• I know there’s gotta be paperwork, but it really doesn’t have to be as painful for us patients as it sometimes is. Here’s my list of things that could make that part of the visit better:

      1) Keep an original to make copies of your forms. That 175th generation copy that’s skewed so badly part of it is missing and barely readable makes me wonder about the general efficiency and care given to all tasks. It also says “this really isn’t important” which I was wondering about already.

      2) Use forms that can be filled out. Even DOB is hard to fit in a 1/2″ space.

      3) Don’t ask me lots of questions you have absolutely no intention of even glancing at. (ie, an orthopedic surgeon shouldn’t borrow forms from his friend the gynecologist.)

      4) When you do need lots of info, make the forms available for the patient to fill out at home, if possible.

      All of the above is fresh in my mind from a visit to a new doctor yesterday. Though I arrived 17 minutes early, I could not fill out the questionnaires before being called back (right on time and he gets multiple bonus points for that!)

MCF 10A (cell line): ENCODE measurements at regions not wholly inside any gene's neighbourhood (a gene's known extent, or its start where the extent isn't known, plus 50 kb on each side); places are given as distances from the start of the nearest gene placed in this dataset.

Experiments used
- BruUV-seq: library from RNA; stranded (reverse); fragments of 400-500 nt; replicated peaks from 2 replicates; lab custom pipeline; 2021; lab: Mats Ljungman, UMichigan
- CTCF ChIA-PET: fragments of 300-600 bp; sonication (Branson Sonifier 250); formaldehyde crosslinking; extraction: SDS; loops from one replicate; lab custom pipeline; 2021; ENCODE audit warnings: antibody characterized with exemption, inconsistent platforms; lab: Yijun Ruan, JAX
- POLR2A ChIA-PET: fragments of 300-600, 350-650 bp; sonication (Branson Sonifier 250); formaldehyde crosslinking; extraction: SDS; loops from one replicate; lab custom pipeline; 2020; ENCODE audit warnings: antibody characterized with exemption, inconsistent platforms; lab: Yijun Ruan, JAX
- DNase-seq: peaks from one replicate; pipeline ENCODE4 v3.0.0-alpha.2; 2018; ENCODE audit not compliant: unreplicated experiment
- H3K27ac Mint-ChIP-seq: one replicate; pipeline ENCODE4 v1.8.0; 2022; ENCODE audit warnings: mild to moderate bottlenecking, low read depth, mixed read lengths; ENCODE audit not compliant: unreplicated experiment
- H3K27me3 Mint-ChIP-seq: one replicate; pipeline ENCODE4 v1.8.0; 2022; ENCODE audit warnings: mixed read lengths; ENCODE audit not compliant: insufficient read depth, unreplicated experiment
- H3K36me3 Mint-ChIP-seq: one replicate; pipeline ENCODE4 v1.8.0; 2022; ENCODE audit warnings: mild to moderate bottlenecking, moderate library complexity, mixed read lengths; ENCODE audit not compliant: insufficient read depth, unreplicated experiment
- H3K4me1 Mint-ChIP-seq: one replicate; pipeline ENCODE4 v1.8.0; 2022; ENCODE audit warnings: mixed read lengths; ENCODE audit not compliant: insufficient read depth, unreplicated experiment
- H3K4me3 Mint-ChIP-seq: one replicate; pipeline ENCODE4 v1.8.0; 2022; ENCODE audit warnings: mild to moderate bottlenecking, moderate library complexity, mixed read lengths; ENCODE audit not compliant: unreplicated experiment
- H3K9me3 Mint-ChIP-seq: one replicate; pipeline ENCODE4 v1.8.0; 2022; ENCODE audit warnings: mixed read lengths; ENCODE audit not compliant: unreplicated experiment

I never finished the forms, but was told by the nurse “Oh, that’s OK.” That just means to me that they weren’t very important. I really liked the doctor and felt a good rapport with him. He was very good at explaining everything.

      And there was no television in the waiting room so he made up for the forms fiasco in ways important to me.

    • I liked TGAP Dad’s list too. I agree with PalMD that single-payer is about the only way to fix the bureaucratic mess.

      Re: Rule #6. Well…. some patients are stupider than you think they are. The problem is the doctor (or really, anyone who deals with a customer-facing technical subject) has to gauge this and adjust their explanation level rapidly — and they always face the risk of either coming off as patronizing or as intimidating. I’m sure it’s a fine line to walk.

      Really what we need is the equivalent of this. (It’s a dream I have dreamed many times before)

      Re: Rule #7. Our current doctor uses that RelayHealth thingy for maintaining contact with patients. He’s also very cool about getting cell phone calls at off hours. (I very apologetically called him on Saturday night one time because our toddler had bumped his head and.. well.. the lump was a fair bit bigger than we were used to when he got an egg. I felt terrible, and left a message. He called back about 45 minutes later, obviously having been out at a club or something, and was apologetic to me for not answering right away!) This is incredibly helpful to us in navigating when it is necessary to make an in office visit and when it’s not. He’s great.